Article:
There is the instant when it’s still not yet two o’clock on that July afternoon in 1863, the brigades are in position behind the rail fence, the guns are laid and ready in the woods and the furled flags are already loosened to break out…and it’s all in the balance, it hasn’t happened yet, it not only hasn’t begun yet but there is still time…
One summer day in Paris, France, just a year after the Great War, a former French military officer, not yet nineteen years of age was invited by his father to have a chat. Slim, handsome, and gifted, the young man knew it was time for the big talk concerning his future now that peace had returned.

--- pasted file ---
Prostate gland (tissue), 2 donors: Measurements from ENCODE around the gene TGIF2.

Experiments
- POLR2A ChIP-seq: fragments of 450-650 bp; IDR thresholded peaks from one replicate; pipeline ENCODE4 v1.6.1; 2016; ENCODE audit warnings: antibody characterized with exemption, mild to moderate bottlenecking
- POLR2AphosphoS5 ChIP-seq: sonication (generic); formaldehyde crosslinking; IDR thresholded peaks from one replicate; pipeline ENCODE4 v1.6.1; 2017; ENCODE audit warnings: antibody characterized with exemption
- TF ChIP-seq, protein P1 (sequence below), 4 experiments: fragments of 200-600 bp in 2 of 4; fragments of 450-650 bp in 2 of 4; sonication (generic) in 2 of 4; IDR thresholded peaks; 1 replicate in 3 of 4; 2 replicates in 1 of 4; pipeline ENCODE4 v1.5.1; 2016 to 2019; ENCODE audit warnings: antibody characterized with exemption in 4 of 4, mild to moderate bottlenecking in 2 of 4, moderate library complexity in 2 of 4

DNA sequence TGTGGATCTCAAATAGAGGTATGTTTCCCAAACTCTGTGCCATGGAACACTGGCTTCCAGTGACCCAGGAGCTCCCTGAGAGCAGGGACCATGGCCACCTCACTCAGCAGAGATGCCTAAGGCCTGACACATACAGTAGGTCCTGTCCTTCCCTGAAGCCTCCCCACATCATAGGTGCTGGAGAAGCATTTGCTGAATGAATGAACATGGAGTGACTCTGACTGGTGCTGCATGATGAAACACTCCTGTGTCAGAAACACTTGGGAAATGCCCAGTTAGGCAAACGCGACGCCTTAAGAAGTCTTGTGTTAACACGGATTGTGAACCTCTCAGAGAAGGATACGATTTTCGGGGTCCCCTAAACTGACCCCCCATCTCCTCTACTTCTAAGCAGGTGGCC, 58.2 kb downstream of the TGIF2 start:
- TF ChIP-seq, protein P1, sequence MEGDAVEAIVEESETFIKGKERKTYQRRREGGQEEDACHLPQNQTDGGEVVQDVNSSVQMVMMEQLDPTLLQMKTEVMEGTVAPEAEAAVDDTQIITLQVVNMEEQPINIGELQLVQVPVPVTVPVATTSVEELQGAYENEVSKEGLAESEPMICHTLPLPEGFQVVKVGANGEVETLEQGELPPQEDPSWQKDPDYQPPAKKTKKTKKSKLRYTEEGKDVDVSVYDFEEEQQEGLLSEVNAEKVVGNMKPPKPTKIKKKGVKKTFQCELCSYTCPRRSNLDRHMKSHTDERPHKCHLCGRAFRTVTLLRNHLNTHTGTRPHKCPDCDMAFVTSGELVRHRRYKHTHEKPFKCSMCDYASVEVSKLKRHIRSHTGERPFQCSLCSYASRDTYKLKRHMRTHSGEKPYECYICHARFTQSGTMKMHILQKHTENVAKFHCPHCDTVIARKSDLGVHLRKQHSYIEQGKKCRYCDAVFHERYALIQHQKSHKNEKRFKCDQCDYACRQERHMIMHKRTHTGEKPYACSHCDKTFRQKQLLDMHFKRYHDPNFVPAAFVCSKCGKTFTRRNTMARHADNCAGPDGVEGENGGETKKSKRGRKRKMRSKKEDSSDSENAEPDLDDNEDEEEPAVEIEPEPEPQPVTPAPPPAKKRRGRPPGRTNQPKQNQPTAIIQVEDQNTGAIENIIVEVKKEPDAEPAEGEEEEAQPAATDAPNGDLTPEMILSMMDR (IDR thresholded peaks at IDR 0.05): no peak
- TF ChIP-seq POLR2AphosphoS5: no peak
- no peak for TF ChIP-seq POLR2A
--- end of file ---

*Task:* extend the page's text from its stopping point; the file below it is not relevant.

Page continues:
To help him make a good decision, the father told the ex-officer that an uncle of his wanted to pay for his four years at the university. The young man’s father counseled Julian to accept his uncle’s generous educational offer. He was going abroad to The University, a great center of learning located in that distant land of which his beloved late mother had told him and his five sisters so many wondrous tales. Her tales seemed fabulous to this Parisian boy and the distant land his mother spoke of, sometimes in tears, became his favorite fairyland. Now he really was going there! His mother called it “the South.” He was going to attend the University, the only one with the right to an upper case U—Mr. Jefferson’s university, the University of Virginia. For the young Parisian Julian Hartridge Green, taking the journey across the wide ocean to become a student at that famous school was the beginning of a lifelong search to reclaim his heritage as a citizen of that faraway land, the American South.
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